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AIM-listed conveyancing business set to become first ABS casualty


Hill: dysfunctional market

In-deed Online plc – the first listed company to buy a law firm – is now set to become the first alternative business structure (ABS) casualty after announcing plans to sell the practice back to one of its founders along with the rest of the online conveyancing company’s business.

Set up two years ago by Rightmove founder Harry Hill, the AIM-listed company has agreed to dispose of Runnett & Co, an ABS licensed by the Council for Licensed Conveyancers, to Matthew Lewis for £1.

The sale also includes the In-Deed website and intellectual property, and the company has agreed to pay £325,000 upon completion to fund working capital and restructuring costs.

Mr Hill, who also founded Countrywide Property Lawyers, told Legal Futures that he would not return to the legal market “while I have two eyes in my head”.

“We entered into this with quite of lot of enthusiasm and ended up with quite a lot of deflation,” he said.

As the transaction represents the disposal of substantially all of In-Deed’s business, it is subject to shareholder approval at a general meeting. Following completion, In-Deed will hold net cash of £900,000 and no debt, as well as tax losses amounting to approximately £2.8m.

A statement issued to AIM on Friday said: “The assets to be disposed of contributed the majority of the company’s last reported loss before tax. The directors will hold discussions with shareholders as to whether the company will invest the remaining cash or be wound up with cash distributed to shareholders.

“Following this consultation, should the company decide to seek investment opportunities rather the return the cash, the company will set out the details of its investing policy in accordance with the AIM rules in the shareholder circular.”

Mr Hill added: “We have had three approaches from companies interested in reversing into the clean cash shell that In-Deed will be, assuming shareholders approve our plan to sell all our legal businesses to Matthew Lewis. Together with Numis Securities we will consider the merits of each approach and if appropriate discuss the same with our major shareholders.” None of the approaches involve conveyancing, he said.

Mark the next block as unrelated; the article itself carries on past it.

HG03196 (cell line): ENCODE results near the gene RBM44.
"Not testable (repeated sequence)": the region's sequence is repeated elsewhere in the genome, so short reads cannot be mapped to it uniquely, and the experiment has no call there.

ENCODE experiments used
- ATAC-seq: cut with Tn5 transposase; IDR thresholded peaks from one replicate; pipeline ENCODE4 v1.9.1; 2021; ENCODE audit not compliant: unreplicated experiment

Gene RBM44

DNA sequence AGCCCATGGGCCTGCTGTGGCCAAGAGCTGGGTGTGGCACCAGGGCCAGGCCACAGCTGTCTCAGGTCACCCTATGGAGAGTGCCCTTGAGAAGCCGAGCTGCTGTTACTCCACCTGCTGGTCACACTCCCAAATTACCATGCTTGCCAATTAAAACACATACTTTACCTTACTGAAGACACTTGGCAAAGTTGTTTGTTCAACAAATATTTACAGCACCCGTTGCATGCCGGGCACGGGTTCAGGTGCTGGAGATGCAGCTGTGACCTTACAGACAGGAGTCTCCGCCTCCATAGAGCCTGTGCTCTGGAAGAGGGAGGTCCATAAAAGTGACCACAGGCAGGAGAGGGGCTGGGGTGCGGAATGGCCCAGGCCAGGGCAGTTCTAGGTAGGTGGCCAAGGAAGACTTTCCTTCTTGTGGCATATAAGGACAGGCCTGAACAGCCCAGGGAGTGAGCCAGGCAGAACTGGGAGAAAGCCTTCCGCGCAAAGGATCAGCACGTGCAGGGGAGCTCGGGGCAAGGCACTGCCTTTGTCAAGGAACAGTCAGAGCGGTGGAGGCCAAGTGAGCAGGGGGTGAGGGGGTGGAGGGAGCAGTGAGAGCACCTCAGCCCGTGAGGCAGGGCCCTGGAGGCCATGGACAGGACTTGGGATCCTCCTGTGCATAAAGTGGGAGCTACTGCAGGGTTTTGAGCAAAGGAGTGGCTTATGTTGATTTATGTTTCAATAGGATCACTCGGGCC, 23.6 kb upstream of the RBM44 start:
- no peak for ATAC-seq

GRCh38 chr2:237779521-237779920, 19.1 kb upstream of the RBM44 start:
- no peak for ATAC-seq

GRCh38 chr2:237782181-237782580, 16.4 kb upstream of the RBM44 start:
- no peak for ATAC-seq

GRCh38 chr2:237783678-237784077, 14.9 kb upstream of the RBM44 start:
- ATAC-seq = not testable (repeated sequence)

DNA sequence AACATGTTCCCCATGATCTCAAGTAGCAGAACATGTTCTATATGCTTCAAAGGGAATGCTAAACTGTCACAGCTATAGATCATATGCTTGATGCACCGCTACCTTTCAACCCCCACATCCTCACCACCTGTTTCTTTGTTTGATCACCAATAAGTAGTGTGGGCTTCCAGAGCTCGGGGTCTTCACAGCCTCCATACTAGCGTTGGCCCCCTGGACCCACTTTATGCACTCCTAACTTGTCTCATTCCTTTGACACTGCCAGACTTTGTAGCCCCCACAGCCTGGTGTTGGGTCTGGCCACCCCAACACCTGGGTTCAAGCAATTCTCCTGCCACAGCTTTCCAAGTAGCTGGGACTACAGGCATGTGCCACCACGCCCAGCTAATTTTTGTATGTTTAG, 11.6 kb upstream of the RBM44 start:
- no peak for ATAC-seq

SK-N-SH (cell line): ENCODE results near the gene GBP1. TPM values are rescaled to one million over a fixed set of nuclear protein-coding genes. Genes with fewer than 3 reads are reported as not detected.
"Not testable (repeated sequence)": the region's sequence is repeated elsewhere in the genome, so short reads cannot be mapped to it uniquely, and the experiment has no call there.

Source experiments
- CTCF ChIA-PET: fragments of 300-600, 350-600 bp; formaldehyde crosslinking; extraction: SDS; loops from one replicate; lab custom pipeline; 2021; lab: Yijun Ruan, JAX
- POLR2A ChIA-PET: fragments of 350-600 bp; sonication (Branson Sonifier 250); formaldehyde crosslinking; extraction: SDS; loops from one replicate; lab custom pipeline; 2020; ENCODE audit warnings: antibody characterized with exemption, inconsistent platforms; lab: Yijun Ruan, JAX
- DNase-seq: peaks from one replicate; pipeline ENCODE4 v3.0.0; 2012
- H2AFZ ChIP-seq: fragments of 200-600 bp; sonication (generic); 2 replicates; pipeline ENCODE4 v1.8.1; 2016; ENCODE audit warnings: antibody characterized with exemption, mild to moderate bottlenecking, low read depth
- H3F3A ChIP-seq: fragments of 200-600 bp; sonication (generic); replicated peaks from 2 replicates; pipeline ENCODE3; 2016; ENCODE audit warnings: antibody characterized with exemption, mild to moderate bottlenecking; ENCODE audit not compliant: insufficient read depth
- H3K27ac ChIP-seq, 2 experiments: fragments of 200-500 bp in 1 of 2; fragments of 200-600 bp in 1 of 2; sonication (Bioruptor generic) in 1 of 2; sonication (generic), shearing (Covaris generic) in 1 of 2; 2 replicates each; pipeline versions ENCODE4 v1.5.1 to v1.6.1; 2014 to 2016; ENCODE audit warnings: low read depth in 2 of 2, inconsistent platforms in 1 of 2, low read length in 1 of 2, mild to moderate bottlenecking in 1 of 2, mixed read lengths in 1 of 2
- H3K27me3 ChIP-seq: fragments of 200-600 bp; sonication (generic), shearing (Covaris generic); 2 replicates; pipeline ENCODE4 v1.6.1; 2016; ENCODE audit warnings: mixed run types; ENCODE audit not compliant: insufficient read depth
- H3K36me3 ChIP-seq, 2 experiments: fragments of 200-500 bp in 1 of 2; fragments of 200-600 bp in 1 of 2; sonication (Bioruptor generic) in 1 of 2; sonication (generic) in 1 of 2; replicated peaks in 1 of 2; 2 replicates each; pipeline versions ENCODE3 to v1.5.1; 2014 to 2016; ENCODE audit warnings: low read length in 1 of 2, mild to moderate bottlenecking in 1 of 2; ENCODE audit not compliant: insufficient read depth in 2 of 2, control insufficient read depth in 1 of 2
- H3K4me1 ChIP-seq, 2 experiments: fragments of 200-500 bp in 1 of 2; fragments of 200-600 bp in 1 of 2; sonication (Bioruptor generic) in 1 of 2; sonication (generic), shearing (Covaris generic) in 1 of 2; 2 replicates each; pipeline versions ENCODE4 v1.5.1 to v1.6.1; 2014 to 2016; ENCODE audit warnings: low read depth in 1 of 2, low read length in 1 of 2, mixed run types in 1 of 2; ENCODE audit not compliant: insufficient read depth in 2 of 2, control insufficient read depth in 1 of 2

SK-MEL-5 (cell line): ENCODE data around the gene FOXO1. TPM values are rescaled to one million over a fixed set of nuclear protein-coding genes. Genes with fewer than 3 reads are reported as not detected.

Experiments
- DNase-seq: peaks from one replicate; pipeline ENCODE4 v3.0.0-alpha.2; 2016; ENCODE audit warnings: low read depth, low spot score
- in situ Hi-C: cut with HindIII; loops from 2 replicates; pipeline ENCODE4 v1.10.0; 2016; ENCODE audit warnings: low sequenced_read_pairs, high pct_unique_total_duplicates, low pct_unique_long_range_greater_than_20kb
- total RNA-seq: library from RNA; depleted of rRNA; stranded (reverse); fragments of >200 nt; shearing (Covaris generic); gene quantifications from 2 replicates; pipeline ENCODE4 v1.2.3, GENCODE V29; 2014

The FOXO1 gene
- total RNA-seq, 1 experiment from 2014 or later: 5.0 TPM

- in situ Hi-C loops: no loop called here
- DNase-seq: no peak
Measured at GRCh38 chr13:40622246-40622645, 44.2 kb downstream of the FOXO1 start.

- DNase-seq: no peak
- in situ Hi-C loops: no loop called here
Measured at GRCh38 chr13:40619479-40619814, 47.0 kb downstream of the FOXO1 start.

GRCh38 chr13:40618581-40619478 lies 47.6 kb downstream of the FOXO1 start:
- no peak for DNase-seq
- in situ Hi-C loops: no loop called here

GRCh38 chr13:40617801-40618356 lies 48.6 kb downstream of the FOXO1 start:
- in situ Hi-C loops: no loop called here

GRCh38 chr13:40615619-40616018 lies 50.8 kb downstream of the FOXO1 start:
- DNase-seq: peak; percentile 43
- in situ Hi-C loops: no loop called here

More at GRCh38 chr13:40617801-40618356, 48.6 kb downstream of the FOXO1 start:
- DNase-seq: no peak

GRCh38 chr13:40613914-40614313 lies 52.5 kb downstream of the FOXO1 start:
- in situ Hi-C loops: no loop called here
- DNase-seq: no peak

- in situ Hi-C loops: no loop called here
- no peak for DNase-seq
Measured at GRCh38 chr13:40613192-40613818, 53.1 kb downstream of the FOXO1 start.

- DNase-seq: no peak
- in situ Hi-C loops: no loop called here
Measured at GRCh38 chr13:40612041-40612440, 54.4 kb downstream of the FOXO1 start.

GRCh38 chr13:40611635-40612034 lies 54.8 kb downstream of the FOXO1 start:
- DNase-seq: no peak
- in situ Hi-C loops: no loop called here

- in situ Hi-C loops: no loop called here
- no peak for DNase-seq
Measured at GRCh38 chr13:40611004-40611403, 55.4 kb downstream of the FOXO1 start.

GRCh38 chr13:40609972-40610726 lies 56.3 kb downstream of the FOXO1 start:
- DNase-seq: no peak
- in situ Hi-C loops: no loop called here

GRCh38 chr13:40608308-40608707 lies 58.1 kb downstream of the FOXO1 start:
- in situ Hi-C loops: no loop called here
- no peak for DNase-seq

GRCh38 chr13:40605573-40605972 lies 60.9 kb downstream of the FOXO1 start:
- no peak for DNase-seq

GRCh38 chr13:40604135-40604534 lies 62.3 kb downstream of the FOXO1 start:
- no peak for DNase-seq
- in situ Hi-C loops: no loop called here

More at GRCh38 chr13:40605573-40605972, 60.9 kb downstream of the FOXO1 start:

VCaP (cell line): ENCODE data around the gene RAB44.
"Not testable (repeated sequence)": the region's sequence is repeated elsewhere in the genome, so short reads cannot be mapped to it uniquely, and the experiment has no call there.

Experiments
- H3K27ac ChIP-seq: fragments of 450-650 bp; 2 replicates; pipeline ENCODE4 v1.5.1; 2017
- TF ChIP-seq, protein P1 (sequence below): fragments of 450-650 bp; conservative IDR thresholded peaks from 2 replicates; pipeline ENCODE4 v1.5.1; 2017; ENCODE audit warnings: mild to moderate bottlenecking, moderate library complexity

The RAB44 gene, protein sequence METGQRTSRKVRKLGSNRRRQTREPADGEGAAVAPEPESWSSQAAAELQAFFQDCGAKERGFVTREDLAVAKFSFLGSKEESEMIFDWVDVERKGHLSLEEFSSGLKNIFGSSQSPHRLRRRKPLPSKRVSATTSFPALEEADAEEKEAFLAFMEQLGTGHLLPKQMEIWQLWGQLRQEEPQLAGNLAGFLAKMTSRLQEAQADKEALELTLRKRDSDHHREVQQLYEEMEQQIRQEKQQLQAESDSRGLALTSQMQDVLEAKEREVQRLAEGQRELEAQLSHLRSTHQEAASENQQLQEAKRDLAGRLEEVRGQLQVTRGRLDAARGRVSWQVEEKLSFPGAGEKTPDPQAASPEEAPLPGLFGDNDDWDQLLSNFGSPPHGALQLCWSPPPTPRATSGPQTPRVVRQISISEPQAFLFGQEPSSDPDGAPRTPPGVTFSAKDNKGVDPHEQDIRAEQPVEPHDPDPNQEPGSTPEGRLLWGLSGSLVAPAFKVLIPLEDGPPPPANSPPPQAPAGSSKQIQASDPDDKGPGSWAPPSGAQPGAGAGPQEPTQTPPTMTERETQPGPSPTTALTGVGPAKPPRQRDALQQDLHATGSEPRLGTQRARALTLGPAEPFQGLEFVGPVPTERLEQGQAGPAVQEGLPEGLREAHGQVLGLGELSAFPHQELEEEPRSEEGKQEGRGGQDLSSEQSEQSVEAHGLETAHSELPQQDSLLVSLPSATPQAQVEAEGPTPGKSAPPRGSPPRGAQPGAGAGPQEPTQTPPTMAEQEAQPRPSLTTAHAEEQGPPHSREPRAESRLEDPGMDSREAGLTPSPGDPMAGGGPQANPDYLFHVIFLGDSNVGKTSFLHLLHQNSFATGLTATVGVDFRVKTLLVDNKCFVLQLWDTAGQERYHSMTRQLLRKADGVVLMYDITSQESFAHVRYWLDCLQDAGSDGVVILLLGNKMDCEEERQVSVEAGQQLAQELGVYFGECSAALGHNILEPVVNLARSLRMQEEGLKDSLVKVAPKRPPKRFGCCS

Nobody had lost out except for the shareholders – of which he and co-founder Peter Gordon are the second largest with 8.5% each – and Mr Hill said he regretted the losses other shareholders had suffered.

In-Deed initially started life as a conveyancing portal promoted through major property websites, using TV property guru Phil Spencer as its public face. It sought to distinguish itself on service quality rather than price and charged customers a transparent one-off “service management” cost of £200 + VAT, rather than seeking a referral fee from the panel solicitor.

Mr Hill said the company had underestimated the “price resistance” from consumers in the face of cut-price online conveyancing deals that were not transparent about the other costs that formed part of the transaction, and as a result the portals had delivered far less business than expected.

“We thought that people would take more time and trouble in choosing a lawyer than they actually did,” he said.

The company then changed to a B2B strategy and bought Runnett [2], a top-10 conveyancer by volume, a year ago. Mr Hill said that while the London end of the business had done “very well”, the south Wales base had been hit by staff departures, which in turn reduced service levels and eventually turned a profit into a loss.

The hope had been to spread the “fixed costs” of regulation across a few law firms, but In-Deed had been unable to find practices with balance sheets worth buying.

Though the London operation could have continued to run the 80-100 cases a month the website now generates and made a modest profit, he said that was not the aim of In-Deed when it launched [3] – at the time he said the ambition was to become the market leader within three years.

The entrepreneur has previously claimed that unsustainable pricing meant that most conveyancing firms are “bust” [4]. He said on Friday that “this is a very difficult business to make money in because the margins are very tight – the distributor [mainly estate agents] takes 60-80% of the fee”. He described the conveyancing market as “heavily dysfunctional”.

A spokesman for the Council for Licensed Conveyancers said: “The CLC has been kept informed of developments by the management of Runnetts. We have no immediate concerns but will be in close contact with the firm for the next few weeks.

“All business innovation in any sector involves risk and some business ideas may not work out. This case appears to be an example of orderly and well-managed change and we will continue to ensure the consumer interest is protected.”